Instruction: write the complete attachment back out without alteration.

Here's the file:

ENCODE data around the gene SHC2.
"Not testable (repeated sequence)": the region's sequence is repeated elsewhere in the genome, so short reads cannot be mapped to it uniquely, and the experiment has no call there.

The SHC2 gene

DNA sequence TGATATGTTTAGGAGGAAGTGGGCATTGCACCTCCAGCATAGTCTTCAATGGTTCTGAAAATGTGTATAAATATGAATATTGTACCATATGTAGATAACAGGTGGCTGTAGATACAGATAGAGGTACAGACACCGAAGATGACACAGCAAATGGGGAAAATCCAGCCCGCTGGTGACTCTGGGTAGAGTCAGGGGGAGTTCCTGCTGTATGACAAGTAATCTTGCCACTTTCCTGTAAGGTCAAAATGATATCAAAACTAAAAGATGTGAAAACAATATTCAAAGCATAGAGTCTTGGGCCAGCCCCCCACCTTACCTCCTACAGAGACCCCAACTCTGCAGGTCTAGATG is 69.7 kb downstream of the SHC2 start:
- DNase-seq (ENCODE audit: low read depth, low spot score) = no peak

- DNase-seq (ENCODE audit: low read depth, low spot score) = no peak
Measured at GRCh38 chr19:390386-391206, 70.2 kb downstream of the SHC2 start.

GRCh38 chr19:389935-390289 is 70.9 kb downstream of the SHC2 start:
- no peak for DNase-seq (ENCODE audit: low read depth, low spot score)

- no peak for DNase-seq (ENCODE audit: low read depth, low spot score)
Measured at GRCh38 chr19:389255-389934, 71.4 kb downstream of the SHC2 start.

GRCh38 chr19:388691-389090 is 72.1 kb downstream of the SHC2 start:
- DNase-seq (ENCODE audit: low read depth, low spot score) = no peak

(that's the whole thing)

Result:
ENCODE data around the gene SHC2.
"Not testable (repeated sequence)": the region's sequence is repeated elsewhere in the genome, so short reads cannot be mapped to it uniquely, and the experiment has no call there.

The SHC2 gene

DNA sequence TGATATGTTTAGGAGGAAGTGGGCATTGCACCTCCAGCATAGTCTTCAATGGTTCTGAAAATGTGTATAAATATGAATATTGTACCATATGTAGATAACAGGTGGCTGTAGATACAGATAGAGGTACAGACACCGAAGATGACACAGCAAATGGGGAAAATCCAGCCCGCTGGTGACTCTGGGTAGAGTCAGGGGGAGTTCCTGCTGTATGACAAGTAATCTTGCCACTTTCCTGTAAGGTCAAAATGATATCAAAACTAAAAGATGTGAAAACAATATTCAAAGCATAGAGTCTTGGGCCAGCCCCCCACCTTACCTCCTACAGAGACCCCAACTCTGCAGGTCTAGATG is 69.7 kb downstream of the SHC2 start:
- DNase-seq (ENCODE audit: low read depth, low spot score) = no peak

- DNase-seq (ENCODE audit: low read depth, low spot score) = no peak
Measured at GRCh38 chr19:390386-391206, 70.2 kb downstream of the SHC2 start.

GRCh38 chr19:389935-390289 is 70.9 kb downstream of the SHC2 start:
- no peak for DNase-seq (ENCODE audit: low read depth, low spot score)

- no peak for DNase-seq (ENCODE audit: low read depth, low spot score)
Measured at GRCh38 chr19:389255-389934, 71.4 kb downstream of the SHC2 start.

GRCh38 chr19:388691-389090 is 72.1 kb downstream of the SHC2 start:
- DNase-seq (ENCODE audit: low read depth, low spot score) = no peak